Sara Khan – The most important thing you need in tech is confidence

Tech sisters for muslim women in tech podcast episode art featuring sara khan

Today on Tech Sisters Stories we’re excited to have Sara Khan

Sara is a Program Manager at Amazon Web Services where she manages MAS2 and all of its services. She especially enjoys using data to convey meaningful stories about consumer patterns, behaviours and business operations

Listen To Sara’s Story

Key Lessons from this Episode

  • How Sara balances working and motherhood (3:07)
  • The importance of having women, especially from minority backgrounds, in leadership positions (7:52)
  • Why the most important thing you need in tech is confidence (19:55)

Transcript

Sara Khan

[00:00:00] Grace Witter: As Salaam-Alaikum, you’re listening to tech sisters stories. tech sisters is a community that connects you with other women who share your story, experiences and goals. So that you no longer have to feel like the only one like you on your team. My name is grace and I get to interview the amazing women in our community.

Share their stories and the lessons they learned. Thank you for listening today. And I hope you enjoy the show.

[00:00:23] Grace: As salaamu alikum today on Tech Sisters stories, we are super duper excited to have Sarah Kahn. Sarah is a program manager at Amazon web services where she manages MAs two and all of its services. She especially enjoys using data to convey meaningful stories about consumer patterns, behaviors, and business operations.

Thank you so much for coming on today, Sarah.

[00:00:45] Sara: Yeah, of course. I’m glad to be here.

[00:00:48] Grace: Yeah. So how about we start at the very beginning? How did you first get into tech?

[00:00:53] Sara: Yeah. So I have a bit of a unconventional background where I did a degree in kinesiology, and then I quickly transferred. I thought my whole life would be healthcare sciences. Culturally, I was like, okay, I’m going to be a dentist or a doctor. And then I quickly decided that wasn’t the path for me. And I did a accelerated.

Other bachelors in business and management information sciences. So I don’t have the typical computer science software development background. And I don’t really work in that. I have done a little bit of work in that, but I’m now a program manager at AWS working more towards, I feel like this is really what I was meant to do be, to be honest, is just organize and figure out.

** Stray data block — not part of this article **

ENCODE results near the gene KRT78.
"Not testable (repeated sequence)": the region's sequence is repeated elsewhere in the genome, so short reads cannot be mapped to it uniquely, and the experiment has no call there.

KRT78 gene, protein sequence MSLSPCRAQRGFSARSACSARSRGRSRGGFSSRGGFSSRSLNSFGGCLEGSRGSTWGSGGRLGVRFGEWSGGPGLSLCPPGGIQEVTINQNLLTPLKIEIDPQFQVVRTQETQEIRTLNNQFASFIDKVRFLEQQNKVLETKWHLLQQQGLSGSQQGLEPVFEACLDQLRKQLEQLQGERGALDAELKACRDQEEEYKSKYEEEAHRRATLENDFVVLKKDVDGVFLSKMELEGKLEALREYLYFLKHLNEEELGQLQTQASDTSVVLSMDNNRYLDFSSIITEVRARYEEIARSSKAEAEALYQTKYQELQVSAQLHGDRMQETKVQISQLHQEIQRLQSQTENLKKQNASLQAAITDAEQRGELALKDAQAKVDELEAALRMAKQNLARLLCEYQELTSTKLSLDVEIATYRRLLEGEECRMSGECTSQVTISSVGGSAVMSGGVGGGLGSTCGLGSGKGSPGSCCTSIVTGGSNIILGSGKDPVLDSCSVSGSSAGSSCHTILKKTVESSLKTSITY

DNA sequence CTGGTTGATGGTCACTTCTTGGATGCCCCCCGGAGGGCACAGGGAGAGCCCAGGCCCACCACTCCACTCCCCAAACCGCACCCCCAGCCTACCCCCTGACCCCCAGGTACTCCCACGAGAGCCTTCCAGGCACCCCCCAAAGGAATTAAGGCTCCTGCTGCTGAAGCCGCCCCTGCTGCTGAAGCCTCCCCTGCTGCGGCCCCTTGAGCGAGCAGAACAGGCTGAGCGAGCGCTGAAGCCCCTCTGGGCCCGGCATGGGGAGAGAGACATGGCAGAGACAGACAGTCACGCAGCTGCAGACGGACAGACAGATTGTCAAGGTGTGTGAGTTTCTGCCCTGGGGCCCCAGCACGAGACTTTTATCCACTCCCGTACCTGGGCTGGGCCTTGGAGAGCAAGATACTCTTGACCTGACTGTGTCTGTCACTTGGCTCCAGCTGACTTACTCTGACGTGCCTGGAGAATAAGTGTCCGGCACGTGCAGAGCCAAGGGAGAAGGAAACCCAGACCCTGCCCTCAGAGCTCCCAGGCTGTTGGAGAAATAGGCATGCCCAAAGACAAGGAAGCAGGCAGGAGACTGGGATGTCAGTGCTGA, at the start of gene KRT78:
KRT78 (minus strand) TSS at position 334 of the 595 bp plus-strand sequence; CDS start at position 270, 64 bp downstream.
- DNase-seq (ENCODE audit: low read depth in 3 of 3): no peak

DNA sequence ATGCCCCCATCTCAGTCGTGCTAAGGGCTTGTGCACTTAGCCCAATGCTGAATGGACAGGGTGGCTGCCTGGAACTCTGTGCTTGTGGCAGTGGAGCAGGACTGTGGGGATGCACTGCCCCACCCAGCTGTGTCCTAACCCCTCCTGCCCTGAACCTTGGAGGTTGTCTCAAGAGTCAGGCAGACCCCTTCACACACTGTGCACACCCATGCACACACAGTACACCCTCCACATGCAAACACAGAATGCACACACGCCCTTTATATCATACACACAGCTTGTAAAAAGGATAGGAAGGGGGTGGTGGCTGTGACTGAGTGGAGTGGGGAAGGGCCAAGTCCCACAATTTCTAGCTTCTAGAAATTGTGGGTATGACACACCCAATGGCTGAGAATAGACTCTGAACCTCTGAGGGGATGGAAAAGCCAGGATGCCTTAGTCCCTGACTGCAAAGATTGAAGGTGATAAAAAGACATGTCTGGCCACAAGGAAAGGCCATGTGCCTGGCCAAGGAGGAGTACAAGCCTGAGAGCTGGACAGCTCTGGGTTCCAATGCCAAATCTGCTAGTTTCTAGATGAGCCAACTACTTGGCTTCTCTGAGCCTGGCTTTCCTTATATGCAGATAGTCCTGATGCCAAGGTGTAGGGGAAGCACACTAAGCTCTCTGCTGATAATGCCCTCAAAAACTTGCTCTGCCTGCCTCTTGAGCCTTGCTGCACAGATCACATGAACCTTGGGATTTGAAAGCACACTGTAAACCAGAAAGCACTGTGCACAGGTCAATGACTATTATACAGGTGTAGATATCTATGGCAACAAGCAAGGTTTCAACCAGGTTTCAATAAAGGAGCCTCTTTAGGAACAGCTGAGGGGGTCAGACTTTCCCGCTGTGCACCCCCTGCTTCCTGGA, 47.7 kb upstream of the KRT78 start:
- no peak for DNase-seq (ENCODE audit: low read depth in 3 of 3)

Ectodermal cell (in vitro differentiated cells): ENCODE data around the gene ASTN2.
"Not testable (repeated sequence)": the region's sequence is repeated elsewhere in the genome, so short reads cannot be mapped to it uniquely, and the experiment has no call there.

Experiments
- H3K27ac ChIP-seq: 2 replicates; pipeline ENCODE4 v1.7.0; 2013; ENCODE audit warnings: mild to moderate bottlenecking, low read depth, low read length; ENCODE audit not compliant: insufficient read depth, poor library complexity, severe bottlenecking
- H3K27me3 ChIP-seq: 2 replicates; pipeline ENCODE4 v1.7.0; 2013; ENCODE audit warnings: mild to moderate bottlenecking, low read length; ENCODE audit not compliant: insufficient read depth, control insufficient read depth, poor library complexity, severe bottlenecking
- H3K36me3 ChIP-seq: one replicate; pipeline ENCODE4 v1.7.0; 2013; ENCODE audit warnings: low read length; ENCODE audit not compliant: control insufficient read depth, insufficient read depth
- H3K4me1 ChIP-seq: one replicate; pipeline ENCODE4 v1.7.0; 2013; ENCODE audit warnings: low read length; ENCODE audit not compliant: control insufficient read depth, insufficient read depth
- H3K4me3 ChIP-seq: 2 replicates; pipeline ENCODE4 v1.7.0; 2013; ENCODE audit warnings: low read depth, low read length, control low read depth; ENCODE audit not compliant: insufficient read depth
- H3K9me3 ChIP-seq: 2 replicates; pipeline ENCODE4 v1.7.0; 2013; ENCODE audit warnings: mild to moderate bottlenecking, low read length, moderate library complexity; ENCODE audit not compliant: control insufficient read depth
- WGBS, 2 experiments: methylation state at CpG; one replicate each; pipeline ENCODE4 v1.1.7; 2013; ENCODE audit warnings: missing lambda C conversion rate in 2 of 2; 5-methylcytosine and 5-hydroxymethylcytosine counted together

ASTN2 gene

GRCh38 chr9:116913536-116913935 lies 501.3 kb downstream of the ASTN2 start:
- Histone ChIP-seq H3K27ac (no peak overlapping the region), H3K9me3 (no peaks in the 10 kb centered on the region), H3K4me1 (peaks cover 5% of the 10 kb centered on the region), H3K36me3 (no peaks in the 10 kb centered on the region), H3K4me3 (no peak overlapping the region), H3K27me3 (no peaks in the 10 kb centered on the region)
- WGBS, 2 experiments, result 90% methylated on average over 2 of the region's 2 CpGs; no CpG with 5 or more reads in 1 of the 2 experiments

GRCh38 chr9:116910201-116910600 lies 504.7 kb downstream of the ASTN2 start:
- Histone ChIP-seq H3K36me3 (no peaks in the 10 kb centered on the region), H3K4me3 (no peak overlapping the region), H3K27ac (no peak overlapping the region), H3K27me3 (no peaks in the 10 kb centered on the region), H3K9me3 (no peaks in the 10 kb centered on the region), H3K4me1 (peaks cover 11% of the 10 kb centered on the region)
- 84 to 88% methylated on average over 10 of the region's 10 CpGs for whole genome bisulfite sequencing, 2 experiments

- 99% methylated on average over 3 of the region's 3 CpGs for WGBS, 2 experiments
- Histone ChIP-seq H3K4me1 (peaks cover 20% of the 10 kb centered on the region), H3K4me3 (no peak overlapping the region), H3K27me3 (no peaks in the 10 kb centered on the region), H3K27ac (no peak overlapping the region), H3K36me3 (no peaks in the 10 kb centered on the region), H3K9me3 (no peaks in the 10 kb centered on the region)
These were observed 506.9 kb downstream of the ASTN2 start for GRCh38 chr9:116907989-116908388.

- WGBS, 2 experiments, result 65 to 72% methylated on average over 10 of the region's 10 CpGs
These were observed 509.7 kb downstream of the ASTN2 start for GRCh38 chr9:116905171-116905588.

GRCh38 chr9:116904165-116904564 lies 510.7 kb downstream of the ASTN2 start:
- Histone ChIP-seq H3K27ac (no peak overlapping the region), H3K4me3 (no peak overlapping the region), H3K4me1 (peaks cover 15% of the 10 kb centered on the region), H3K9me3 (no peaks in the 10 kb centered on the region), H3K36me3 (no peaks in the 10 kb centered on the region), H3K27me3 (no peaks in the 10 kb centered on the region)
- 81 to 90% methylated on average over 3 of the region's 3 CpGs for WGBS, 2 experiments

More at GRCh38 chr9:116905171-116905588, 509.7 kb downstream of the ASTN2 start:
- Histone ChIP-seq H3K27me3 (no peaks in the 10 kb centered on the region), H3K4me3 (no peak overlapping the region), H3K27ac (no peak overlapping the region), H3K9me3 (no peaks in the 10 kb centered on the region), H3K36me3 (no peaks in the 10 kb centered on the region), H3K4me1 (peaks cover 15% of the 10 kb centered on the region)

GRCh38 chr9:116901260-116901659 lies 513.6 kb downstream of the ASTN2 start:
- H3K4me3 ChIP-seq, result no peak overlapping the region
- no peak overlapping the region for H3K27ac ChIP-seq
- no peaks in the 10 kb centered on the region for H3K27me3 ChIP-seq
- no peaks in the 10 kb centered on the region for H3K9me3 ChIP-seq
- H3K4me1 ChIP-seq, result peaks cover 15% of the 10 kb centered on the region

The business operations behind AWS. And I really got started with my first role after I graduated was with ADP. They’re a large payroll provider, one of the biggest actually, and I. Quickly onboarded with them. As a project manager spent almost two years there. Had two kids moved on to work with Accenture, and Accenture, again, they acquired quite a bit of companies, but I worked in a vendor capacity for Microsoft. And from there I got recruited for Amazon. So it’s a little it’s a lot to do in like three and a half years. I’m really happy with where I am now. And I think it’s a really unconventional story. For most people who end up in tech.

Yeah.

[00:02:19] Grace: Yeah, well, it’s funny. We keep saying unconventional, but we actually have quite a lot of people in Tech sisters who do something similar, starting off in health sciences, and then midway and university going. I’m not feeling it. I think a lot of it has to do with just like, I don’t know about you, but parental expectations, just being kind of with this mindset of I’m going to be a doctor, I’m gonna be a dentist and then life happens.

[00:02:43] Sara: And it’s like the role model thing too, right? Like how many tech women who are Muslim? Did I see growing up? Not too many. I did see a lot of pharmacist, doctors, dentists. So for career driven, that’s probably what our parents saw too was if you wanna be a successful woman, that’s a good field to go into.

[00:03:01] Grace: Right. Yeah. Yeah. But we’re changing that